William J Fry

William J Fry was born on April 14, 1918 in Johnstown, PA. In 1940, Fry graduated with a bachelor’s of science from Pennsylvania State University. During the Second World War, Fry worked at the Naval Research Laboratory on underwater sound. After the war ended, Fry was hired by William Everitt to the University of Illinois Urbana Champaign electrical engineering research department. At the University, Fry established his Bioacoustics Research Laboratory.

Fry’s primary focus of research was the usage of ultrasound for non-invasive surgical procedures. When Fry first came to the University, Fry had to build most of his own instruments. His specially built equipment allowed him to study the effects that ultrasound had on animal tissue4. One of Fry’s experiments, using feline adrenal glands, showed that ultrasound does indeed affect animal tissues. Fry’s report on feline experiments led to the approval of ultrasound use on women with late stage breast cancer. Fry bombarded their pituitaries with ultra sound, and while 4 out of the 5 patients
 exhibited no reaction, the fifth was able to live for 20 months longer under the procedure. Another human trial was performed in junction with the University Of Iowa Department Of Neurosurgery, where a successful operation using ultrasound was performed on a Parkinson’s patient.
In addition to using ultrasound for therapeutic purposes, Fry also wanted to use ultrasound as a noninvasive imaging technique to better study the human nervous system. Not only limited to ultrasound, Fry and his brother also worked on the development of an artificial heart. Fry and his colleagues had been able to keep a dog alive for over 9 hours without its biological heart, using a mechanical replacement.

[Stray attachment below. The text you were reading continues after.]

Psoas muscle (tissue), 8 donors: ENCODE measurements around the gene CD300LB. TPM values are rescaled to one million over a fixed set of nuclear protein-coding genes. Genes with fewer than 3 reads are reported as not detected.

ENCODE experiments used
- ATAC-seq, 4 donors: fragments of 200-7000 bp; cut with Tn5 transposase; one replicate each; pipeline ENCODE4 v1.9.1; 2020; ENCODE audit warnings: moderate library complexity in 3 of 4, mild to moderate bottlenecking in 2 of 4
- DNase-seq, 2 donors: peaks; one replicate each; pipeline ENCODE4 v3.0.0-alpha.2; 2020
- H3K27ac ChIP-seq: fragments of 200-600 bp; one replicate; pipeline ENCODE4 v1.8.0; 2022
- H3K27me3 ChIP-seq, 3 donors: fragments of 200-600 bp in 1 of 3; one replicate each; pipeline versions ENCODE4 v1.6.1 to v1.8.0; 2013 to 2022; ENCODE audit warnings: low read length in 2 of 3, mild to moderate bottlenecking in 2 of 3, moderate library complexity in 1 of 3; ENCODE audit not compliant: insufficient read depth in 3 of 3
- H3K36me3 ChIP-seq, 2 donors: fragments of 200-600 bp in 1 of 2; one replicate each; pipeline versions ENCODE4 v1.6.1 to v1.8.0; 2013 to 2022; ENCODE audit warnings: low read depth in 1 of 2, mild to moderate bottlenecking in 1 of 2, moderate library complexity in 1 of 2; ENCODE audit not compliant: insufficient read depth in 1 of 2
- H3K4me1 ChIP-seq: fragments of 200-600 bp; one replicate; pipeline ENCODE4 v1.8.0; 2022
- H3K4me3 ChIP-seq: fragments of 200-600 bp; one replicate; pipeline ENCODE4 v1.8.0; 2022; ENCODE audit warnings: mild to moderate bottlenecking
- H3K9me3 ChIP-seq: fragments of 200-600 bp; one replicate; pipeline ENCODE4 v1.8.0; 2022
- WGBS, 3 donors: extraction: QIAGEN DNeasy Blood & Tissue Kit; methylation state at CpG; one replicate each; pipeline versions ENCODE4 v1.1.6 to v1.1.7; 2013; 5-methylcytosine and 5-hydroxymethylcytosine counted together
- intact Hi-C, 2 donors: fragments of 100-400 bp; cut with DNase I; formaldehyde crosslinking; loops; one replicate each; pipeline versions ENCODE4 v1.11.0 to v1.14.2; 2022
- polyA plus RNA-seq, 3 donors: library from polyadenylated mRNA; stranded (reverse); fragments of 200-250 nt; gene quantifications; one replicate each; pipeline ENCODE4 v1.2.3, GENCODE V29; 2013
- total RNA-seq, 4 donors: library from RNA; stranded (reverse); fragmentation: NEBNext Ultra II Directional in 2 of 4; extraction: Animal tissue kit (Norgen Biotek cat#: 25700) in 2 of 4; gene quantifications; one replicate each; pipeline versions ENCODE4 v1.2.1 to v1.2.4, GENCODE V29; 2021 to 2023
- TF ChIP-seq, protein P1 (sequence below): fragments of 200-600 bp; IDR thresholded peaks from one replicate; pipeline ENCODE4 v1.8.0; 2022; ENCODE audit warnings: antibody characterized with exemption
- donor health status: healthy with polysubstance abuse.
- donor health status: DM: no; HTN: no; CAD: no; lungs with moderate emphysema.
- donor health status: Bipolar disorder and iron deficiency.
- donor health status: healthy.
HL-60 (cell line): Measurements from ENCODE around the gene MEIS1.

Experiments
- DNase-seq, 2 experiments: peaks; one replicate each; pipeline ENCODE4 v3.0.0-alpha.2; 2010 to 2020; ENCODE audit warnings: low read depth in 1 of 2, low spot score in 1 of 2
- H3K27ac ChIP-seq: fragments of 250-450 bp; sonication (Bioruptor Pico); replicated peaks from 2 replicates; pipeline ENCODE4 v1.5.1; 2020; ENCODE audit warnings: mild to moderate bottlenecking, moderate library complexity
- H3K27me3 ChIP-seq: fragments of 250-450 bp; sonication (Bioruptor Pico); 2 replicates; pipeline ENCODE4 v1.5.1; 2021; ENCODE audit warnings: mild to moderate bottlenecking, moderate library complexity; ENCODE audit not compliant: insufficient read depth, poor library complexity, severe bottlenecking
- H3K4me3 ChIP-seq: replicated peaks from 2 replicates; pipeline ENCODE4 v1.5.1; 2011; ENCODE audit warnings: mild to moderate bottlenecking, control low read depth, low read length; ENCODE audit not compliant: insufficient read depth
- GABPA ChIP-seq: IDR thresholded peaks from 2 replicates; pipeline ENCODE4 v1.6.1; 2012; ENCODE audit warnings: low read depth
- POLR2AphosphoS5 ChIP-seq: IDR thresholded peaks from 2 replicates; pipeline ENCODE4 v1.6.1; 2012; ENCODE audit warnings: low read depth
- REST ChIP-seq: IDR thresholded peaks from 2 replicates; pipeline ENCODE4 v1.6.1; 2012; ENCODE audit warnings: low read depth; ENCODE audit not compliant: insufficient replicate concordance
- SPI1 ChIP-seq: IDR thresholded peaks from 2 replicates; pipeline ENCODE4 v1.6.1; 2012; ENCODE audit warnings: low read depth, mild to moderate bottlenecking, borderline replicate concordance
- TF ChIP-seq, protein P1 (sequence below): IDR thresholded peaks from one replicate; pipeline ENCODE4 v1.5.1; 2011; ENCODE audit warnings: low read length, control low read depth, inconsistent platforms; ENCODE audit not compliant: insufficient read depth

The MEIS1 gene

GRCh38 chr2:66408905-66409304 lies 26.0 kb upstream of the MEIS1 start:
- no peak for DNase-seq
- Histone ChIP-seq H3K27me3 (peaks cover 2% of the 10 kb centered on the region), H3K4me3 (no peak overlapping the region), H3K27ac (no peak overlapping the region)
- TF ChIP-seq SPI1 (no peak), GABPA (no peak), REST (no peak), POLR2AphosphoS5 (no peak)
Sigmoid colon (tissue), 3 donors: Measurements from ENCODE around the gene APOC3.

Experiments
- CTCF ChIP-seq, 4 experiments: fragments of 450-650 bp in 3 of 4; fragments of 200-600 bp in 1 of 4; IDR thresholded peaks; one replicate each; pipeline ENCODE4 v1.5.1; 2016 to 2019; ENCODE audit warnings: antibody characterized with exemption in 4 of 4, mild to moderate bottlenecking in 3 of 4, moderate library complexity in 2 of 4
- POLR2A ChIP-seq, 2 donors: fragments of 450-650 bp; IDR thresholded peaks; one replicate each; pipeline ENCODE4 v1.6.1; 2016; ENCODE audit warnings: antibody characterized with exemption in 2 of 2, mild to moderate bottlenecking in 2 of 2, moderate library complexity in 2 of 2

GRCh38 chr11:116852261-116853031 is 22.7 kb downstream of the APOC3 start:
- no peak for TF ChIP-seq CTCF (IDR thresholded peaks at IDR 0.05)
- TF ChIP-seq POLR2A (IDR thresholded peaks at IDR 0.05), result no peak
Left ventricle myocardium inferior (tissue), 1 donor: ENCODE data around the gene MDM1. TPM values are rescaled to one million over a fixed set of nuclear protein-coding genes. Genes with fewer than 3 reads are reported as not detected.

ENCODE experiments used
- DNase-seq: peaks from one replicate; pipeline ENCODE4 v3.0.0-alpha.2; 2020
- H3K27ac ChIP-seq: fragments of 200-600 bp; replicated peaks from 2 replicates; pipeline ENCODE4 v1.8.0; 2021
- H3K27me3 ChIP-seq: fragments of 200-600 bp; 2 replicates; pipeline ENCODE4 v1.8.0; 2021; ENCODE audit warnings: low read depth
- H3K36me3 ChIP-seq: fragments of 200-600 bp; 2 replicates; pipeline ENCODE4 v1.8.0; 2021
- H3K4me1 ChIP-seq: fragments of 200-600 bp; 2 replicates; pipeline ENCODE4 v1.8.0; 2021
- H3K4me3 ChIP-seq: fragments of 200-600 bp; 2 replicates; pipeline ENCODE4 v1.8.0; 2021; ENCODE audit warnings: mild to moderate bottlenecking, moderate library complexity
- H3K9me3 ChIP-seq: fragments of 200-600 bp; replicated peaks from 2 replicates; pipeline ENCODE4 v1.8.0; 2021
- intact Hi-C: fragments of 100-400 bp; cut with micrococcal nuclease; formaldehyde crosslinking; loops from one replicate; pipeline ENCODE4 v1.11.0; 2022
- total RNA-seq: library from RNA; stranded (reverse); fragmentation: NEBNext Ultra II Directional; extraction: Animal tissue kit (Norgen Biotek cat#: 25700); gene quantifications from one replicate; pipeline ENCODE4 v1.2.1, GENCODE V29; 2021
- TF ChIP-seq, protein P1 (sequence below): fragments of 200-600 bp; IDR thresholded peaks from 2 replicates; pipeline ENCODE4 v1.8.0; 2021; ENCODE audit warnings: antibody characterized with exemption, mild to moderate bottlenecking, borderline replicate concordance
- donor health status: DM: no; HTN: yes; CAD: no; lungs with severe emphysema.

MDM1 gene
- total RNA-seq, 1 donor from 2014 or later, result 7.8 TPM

On July 21, 1968, Fry passed away of a heart attack at the age of 50. Much of Fry’s work served as predecessors to later work in their respective fields. He was one of the first to suggest a type of radiation for the treatment of tumors, his brother continued his imaging work which led to the first scanning and imaging of live brains4, and mechanical hearts are now a reality.

Work Cited
Kingery, R. A., Berg, R. D., Schillinger, E. H. (1967) Men and Ideas in Engineering. Urbana, Illinois: University of Illinois Press Images 1 pg. 99 and 2 pg. 102.

1. Fighting Cancer with Sound: Fry Tells of Work on Pituitary Gland (Newspaper clip)
2. Three at UI Research on Heart Device (Newspaper clip)
3. UI Scientist Fry Dies of Heart Attack (Newspaper clip)
4. “William J. Fry.” Engineering at Illinois. Accessed February 19, 2015. http://engineering.illinois.edu/engage/distinguished-alumni-and-friends/hall-of-fame/2013/illiam-fry.

***Newspaper clips don’t show which newspaper they were from, date published, or author. I did not use a citation method for that reason, but instead used an encyclopedia-esque method.